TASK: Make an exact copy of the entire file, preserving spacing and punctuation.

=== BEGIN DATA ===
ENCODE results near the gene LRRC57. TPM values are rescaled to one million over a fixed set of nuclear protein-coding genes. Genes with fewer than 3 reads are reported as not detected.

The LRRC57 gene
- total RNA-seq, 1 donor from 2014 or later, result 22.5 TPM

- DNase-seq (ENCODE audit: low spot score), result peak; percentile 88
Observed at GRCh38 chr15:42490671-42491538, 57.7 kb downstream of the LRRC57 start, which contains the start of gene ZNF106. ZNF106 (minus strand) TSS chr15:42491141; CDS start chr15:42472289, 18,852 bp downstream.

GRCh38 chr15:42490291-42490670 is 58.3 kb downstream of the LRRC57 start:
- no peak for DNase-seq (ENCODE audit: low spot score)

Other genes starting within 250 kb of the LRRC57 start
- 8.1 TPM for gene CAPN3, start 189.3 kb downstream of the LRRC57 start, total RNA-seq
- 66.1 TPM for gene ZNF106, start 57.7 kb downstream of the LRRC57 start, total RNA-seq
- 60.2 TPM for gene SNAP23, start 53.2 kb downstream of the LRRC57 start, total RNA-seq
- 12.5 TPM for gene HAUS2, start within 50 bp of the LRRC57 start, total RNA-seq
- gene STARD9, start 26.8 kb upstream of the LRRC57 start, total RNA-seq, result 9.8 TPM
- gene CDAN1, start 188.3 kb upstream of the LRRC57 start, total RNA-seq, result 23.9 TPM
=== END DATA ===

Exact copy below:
ENCODE results near the gene LRRC57. TPM values are rescaled to one million over a fixed set of nuclear protein-coding genes. Genes with fewer than 3 reads are reported as not detected.

The LRRC57 gene
- total RNA-seq, 1 donor from 2014 or later, result 22.5 TPM

- DNase-seq (ENCODE audit: low spot score), result peak; percentile 88
Observed at GRCh38 chr15:42490671-42491538, 57.7 kb downstream of the LRRC57 start, which contains the start of gene ZNF106. ZNF106 (minus strand) TSS chr15:42491141; CDS start chr15:42472289, 18,852 bp downstream.

GRCh38 chr15:42490291-42490670 is 58.3 kb downstream of the LRRC57 start:
- no peak for DNase-seq (ENCODE audit: low spot score)

Other genes starting within 250 kb of the LRRC57 start
- 8.1 TPM for gene CAPN3, start 189.3 kb downstream of the LRRC57 start, total RNA-seq
- 66.1 TPM for gene ZNF106, start 57.7 kb downstream of the LRRC57 start, total RNA-seq
- 60.2 TPM for gene SNAP23, start 53.2 kb downstream of the LRRC57 start, total RNA-seq
- 12.5 TPM for gene HAUS2, start within 50 bp of the LRRC57 start, total RNA-seq
- gene STARD9, start 26.8 kb upstream of the LRRC57 start, total RNA-seq, result 9.8 TPM
- gene CDAN1, start 188.3 kb upstream of the LRRC57 start, total RNA-seq, result 23.9 TPM